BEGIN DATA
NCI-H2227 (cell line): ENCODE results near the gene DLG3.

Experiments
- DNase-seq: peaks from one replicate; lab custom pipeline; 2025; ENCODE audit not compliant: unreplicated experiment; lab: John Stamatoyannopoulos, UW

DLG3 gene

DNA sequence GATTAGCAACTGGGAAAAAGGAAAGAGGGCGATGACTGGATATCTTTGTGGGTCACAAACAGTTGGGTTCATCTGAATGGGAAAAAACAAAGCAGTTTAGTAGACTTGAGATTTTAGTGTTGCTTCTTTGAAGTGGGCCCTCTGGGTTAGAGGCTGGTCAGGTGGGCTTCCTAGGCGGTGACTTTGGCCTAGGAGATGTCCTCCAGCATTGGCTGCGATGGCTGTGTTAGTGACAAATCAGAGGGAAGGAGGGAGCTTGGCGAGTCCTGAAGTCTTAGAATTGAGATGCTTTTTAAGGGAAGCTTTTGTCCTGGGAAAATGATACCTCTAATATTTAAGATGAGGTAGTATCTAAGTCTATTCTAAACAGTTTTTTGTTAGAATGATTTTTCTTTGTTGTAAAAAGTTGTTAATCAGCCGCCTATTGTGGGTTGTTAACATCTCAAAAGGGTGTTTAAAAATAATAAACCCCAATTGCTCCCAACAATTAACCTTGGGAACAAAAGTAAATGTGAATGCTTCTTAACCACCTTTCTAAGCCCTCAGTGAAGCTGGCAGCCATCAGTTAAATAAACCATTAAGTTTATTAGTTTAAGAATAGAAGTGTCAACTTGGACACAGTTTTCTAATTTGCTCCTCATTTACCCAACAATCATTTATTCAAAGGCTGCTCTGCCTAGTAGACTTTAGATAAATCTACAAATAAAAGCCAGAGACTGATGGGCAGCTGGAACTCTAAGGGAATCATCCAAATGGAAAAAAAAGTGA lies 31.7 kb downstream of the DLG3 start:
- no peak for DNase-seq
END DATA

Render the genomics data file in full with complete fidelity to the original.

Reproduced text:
NCI-H2227 (cell line): ENCODE results near the gene DLG3.

Experiments
- DNase-seq: peaks from one replicate; lab custom pipeline; 2025; ENCODE audit not compliant: unreplicated experiment; lab: John Stamatoyannopoulos, UW

DLG3 gene

DNA sequence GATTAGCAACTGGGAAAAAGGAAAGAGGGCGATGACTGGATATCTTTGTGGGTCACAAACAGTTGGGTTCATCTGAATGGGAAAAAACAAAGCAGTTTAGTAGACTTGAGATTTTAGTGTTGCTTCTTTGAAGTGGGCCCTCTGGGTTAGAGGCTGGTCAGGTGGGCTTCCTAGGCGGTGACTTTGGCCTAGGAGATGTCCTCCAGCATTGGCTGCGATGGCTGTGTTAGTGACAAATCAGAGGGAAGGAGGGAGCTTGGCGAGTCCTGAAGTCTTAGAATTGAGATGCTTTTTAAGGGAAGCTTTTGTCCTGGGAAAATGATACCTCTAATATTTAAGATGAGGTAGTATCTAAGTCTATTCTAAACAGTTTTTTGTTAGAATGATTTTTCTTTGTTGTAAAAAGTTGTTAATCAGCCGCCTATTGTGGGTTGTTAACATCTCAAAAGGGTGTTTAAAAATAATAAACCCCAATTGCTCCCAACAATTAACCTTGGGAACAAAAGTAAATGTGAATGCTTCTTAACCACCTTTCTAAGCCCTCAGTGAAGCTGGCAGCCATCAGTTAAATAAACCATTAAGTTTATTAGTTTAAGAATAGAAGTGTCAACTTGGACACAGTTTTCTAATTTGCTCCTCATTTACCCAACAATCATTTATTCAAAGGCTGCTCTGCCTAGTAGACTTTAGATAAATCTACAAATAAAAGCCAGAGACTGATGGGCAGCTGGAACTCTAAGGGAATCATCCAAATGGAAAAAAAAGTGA lies 31.7 kb downstream of the DLG3 start:
- no peak for DNase-seq